So I was playing these records in the studio, big speakers on the wall, big empty room, one backdrop, and there we are having a chat. And I put on Little Feat, ‘Trouble’, third track. And Bob says, "Ah Tom, this is great, this is great." And I go, "Alright, I’ll knock you up a tape."

A year goes by, and I’m at a bash, and Bob’s there, and I say, what do you think of the Feat, and he goes, "I only like the track you played me man, I didn’t quite get it, didn’t quite get it at all. But I loved that track." And I went, "Oh, ok." About another two years go by and we meet up and he goes, "I was wrong, I was wrong!"

And, well, that’s it. It’s impossible, through someone’s enthusiasm or just having it passed on to you, to get it all at once. The penny drops two years down the line when you’re not even listening to it, you’ll think of the melody – and wonder, what was that, and bang you’ll find the record and think, why did I ignore you so long? And you end up loving that record and shouting your head off to anyone that would listen to you about it. That’s it.

Did you ever meet a blank wall?

TS: Not really. When Ride did Carnival Of Light, I spent time with them at Sawmills, RAK, Abbey Road, wherever else they were. John Leckie was producing it, an old chum. When they brought out the first track, Pricey [Simon Price, Melody Maker writer] was doing the singles and he said something like, "Oh, well, Ride, one-time great band, but they’ve listened too much to the second most evil man in pop, Tom Sheehan, who gives these people Gram Parsons records to listen to. And the first most evil man is Alan McGee for signing them." [LAUGHS] For fuck’s sake Pricey you bloody idiot, it’s just tunes, mate.

But there’s a reason why so many people are tribal about music, because it’s in essence saying, I like this kind of thing, because that’s who I am, but I don’t like that. You can see the appeal.

TS: Yes, if you’re twelve! [LAUGHS]

Manic Street Preachers – ‘No Surface All Feeling’

You’ve had no shortage of sessions with the likes of Weller, but you’ve told me there are people you wished you’d shot more. Hence this song.

TS: Bob Dylan is the person I wished I’d photographed, and I never have. There have been some great pictures, and he’s worked with great photographers. But I think if he’d allowed them to do more, there’d have been some better ones. The whole thing, isn’t it, is trust from the person you’re photographing, and letting them understand that they should understand what you’re there for. You’re not on holiday. You’re there to nail it.

Famously sometimes you would have just a few minutes to shoot bands, be it because of tight schedules or prima-donnaism. You’re famous for your ‘get in, get out’ approach: did you always have it?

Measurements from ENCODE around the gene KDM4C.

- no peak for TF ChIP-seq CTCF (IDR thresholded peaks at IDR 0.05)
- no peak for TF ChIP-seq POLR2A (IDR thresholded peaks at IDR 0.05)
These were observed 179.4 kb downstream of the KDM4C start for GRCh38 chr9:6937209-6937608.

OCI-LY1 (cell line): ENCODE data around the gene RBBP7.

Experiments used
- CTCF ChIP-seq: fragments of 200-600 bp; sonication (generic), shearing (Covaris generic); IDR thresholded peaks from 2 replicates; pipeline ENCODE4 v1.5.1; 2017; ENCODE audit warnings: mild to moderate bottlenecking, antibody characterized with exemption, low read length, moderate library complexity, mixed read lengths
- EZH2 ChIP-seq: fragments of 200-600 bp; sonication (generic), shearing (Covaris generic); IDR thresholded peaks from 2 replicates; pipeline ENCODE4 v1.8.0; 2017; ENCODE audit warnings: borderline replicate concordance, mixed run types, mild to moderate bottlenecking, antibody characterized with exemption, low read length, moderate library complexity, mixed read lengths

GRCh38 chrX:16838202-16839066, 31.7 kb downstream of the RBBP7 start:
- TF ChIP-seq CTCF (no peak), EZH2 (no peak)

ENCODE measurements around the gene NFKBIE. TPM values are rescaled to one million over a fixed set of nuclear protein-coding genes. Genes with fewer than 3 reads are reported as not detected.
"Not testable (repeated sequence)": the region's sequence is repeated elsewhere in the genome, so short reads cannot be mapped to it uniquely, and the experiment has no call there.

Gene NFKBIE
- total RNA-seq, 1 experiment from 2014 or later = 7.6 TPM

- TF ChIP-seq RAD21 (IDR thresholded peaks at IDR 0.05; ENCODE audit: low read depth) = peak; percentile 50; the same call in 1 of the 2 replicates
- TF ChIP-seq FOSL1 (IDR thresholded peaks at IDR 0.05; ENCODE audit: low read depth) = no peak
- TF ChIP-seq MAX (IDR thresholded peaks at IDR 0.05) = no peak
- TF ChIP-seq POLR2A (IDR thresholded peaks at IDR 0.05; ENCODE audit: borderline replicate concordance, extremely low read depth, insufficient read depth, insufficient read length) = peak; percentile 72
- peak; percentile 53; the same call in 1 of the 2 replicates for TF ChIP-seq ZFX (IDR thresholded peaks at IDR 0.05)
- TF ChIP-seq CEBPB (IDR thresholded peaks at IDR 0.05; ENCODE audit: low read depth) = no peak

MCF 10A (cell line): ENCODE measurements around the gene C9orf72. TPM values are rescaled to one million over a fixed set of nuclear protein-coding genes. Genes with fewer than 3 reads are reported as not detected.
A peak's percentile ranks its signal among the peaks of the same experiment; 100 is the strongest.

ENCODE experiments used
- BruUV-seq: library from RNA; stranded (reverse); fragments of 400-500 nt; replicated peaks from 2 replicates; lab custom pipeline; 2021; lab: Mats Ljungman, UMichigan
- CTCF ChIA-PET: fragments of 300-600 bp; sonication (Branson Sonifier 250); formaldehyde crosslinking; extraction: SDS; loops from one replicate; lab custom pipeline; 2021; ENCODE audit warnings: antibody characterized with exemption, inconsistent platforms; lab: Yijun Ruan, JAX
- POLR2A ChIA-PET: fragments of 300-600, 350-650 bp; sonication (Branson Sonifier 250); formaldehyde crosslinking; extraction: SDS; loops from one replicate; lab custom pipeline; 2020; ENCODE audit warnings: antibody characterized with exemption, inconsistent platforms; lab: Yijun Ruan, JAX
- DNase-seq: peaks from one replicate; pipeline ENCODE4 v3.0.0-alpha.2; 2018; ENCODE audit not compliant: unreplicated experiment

TS: No, it was foisted upon me. Because you don’t know how long you’re going to get. You cut the cloth accordingly. How much time have we got? We haven’t. Oh, ok. Bang bang bang. You just have to make up your mind to shoot how you want to do it in the space of time you’ve got and be happy with what you’ve got.

And do you get better pictures that way?

TS: For me. People might not like ‘em. There are always the people who say, "Well, couldn’t you get ‘em to just…" But they’re not fucking performing animals, they’re musicians. Obviously there are musicians that horse around or whatever. But it’s not for me to make ‘em do it. If they do throw a shape and you get it, great. And if their schtick is to leap through a hoop of fire, great, I’ll shoot it, but I wouldn’t set up a hoop of fire and ask them to do it. You know, photographing Ozzy [Osbourne] pissing on the Alamo wasn’t my idea. "I tell you what, you have a piss on the Alamo, Oz, and I’ll take a picture of it." No, no thanks.

Was it a wrench moving to digital?

TS: I think I made more of a wrench of it for myself than it needed to be. I loved shooting on different kind of emulsions, different kind of films, different format, different cameras, different lenses, you know. Whereas now, it’s predominantly just one camera, one lens, and you do it all later. But I love it. I can sit on my Mac, do a shot, get rid of all the spots and all that, and then do some copies and treat it different ways.

So you don’t pine for the darkroom.

TS: No. I’m moving with the times. I don’t mind. I’m sure in recording studios when they went to ProTools, it took a while to get used to that, but I’m sure once they did, it became just another tool. I wouldn’t want to go and shoot film. I’ve got a darkroom at home but I wouldn’t want to spend hours in it any more. I’ve already spent years in one.

You told me you wished you’d taken more photos of Richey Edwards of the Manic Street Preachers.